Personal drones to soon be a reality

Personal drones, which are as small as the size of a coin and can fly for several kilometers, could soon become a reality.

A group from Harvard have presented their design for a millimetre-sized drone – microbot - that can just take off from the tip of your finger and can even land like a bee on a flower, thereby taking the drone technology to the next level and for possible use to explore extremely cramped and tight spaces.



The size of drones have been getting smaller and smaller. It started off as a military product, and then was used to deliver pizzas.

 



The UAE itself has adopted the drone programme for a variety of government services, including infrastructure monitoring and geographic surveys and delivery of documents.

“We want to reach people before they reach us,”
said His Highness Sheikh Mohammed bin Rashid Al Maktoum, Vice-President and Prime Minister of the UAE and Ruler of Dubai, when he attended drone tests.

Today it’s not just the military or the governments that can own one such drone. Advanced technology and new startups are making the product available to even ordinary citizens.



Earlier this month Paris-based Parrot unveiled the BeBop drone, the smartphone controlled drone that can navigate upto 2kms.





Added features include a built in 14MP camera with a 180 degree fish eye lens and capable of full HD video recording, image stabilisation.

With GPS enabled it can return back to its home without getting lost.

The drone can fly up to 600 metres and with an extender range pack fly up to two kms away, provided it is compliant with the local regulator. The onboard computer features a Parrot P7 dual-core CPU, quad-core GPU and 8 GB of flash memory.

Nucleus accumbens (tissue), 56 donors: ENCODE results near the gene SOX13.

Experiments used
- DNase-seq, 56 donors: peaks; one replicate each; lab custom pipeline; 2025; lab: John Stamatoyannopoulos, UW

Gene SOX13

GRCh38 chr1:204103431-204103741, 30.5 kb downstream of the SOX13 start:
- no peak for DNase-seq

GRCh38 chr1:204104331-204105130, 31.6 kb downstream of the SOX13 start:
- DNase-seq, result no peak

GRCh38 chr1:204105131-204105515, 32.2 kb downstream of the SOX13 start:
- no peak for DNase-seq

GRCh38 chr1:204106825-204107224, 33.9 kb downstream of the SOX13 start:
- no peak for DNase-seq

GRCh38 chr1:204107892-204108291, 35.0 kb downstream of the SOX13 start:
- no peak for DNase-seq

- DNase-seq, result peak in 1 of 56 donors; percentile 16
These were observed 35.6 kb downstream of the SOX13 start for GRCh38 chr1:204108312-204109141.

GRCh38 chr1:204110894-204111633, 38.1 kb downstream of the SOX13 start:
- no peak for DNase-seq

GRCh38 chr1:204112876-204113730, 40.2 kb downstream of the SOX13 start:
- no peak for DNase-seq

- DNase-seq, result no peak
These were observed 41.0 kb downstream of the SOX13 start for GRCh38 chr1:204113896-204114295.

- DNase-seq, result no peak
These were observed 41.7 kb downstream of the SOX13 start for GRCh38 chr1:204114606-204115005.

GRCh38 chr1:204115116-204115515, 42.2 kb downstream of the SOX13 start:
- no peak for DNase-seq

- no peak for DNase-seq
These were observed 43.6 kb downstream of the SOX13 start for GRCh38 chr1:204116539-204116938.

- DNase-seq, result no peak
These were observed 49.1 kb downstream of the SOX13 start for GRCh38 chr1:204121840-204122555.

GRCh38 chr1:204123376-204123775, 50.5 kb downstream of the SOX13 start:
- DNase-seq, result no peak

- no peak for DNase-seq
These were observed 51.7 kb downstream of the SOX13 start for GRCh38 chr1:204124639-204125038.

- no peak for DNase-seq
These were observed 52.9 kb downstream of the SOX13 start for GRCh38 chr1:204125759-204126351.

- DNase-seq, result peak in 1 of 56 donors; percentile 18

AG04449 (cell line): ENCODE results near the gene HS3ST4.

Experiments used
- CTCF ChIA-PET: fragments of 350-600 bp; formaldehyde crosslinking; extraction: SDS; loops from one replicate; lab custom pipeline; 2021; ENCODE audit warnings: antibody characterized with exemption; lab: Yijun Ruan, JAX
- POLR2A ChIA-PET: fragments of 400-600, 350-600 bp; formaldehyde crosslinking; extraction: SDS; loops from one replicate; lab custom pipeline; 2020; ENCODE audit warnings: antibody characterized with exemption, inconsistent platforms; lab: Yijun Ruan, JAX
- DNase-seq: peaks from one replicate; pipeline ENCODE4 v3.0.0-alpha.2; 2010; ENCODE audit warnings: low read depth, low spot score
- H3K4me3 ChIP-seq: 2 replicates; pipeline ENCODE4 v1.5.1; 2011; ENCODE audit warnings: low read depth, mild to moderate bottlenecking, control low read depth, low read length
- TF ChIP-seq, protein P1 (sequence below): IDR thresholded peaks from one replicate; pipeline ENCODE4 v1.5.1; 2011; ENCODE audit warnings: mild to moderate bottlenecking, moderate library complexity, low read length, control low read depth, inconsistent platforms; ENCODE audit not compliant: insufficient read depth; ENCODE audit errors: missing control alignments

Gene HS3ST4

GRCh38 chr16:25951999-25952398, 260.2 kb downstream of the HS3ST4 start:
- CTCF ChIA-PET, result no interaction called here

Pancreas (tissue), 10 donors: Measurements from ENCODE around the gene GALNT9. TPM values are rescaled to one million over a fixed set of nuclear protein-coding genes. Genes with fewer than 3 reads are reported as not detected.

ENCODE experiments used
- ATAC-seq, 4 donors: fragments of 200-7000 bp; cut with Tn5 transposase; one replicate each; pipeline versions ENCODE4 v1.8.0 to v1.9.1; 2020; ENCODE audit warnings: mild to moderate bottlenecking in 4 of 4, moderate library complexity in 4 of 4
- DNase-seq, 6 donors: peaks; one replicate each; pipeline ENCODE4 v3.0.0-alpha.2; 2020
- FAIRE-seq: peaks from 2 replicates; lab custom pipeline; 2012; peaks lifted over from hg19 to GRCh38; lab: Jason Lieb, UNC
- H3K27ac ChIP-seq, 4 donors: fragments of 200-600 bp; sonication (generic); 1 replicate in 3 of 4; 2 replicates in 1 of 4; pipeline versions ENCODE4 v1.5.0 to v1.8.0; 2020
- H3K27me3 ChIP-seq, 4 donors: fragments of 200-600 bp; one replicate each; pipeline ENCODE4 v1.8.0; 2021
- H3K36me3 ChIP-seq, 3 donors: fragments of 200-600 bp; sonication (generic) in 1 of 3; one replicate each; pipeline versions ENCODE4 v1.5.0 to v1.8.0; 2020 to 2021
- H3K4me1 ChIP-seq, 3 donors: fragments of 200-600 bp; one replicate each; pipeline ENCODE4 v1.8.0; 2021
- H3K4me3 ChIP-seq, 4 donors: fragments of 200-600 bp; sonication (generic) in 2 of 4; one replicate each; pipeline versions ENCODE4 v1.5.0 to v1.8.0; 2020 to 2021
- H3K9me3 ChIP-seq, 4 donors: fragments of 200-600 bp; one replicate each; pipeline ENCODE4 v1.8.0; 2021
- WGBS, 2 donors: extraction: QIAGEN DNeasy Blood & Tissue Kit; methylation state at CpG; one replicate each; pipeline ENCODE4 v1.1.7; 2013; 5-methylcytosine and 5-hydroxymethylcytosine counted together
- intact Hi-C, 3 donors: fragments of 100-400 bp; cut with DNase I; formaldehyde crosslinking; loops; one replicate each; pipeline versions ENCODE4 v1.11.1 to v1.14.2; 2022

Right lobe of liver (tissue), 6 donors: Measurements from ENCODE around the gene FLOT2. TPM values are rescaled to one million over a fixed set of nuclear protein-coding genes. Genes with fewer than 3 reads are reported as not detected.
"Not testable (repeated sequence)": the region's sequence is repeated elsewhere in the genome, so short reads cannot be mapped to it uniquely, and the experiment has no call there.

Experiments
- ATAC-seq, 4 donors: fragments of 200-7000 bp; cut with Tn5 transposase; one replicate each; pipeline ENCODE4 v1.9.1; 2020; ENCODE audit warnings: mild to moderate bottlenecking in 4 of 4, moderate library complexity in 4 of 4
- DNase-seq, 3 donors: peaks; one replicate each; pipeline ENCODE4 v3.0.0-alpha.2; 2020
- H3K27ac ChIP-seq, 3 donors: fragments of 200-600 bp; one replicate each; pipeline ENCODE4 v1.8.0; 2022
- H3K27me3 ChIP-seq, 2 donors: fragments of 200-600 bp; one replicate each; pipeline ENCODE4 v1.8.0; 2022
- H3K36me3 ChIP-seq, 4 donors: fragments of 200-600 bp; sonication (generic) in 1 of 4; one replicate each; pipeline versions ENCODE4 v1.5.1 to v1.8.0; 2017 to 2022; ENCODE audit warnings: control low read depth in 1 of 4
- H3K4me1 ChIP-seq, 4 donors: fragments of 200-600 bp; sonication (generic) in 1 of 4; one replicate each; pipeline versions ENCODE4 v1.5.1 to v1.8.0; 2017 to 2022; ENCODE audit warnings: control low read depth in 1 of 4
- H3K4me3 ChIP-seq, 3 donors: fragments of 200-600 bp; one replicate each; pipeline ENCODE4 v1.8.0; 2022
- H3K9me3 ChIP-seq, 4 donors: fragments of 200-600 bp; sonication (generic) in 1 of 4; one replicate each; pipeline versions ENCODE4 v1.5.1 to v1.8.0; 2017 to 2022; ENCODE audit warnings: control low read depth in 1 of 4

You can navigate the drone using the Skycontroller and integrate to FPV (First person View) glasses such as the virtual reality headset Oculus Rift.






You then have the Hex or Flexbot - another smartphone controlled nanocopter with a camera attached and compatible with FPV glasses.

The device can be controlled using the gravity sensors in a mobile device thereby imitating the movement of the smartphone or a tablet in the air.

Those with 3D printers can even customize the body to how you want it to look like. “We provide many 3D printed shells. All shells are directly mounted on top of the circuit board, and no soldering is required. If you are a designer, you can design your own shells and mount them as well,” the developers point out.






The project raised $563,721 of the $10,000 goal on Kickstarter. Those interested can preorder a more advanced Aerial Photographer Set for $159.

Techject’s Dragonfly
is another example of a lightweight robotic insect that collects and relays information.

Georgia Tech, armed with a million dollar grant from the US Air Force have been researching on the project with inputs from researchers, PhDs, and professors from multiple universities across the world.

The Dragonfly which can be controlled from your mobile phone can do aerial photography, spy on people or even used for surveillance. In an effort to camouflage and enable customization  the developers have released the SDK to enable a user to choose their own colors.





The Hummingbird Drone project by the California based AeroVironment was one of the pioneer and funded by the US military. AeroVironment developed the Nano Air Vehicle (NAV) under a DARPA sponsored research contract to develop a new class of air vehicle systems capable of indoor and outdoor operation.

The project achieved the capabilities where the drone with its with bird-shaped body and bird-shaped wings could speed of 11 miles per hour, operate indoor and outdoor with greater stability. It can even withstand and tolerate a two-meter per second (five miles per hour) wind gust from the side, without drifting and fly at a speed of 11 miles per hour.

It was even named as one of the "50 Best Inventions of 2011" by TIME Magazine.






Most of these projects will hit the retail stores by the end of the year if not early 2015.

While those who pledged for the Flexbot project on Kickstarter have already received their shipping, those who missed can still preorder one online.

At a starting price of $49 for a Flexbot carrier set (add an additional $10 for domestic shipping in the US and more in case of international deliveries) the pricing is quite attractive.

The pricing for the Parrot Bebop is still not revealed but expect it to be available by the year-end.

 

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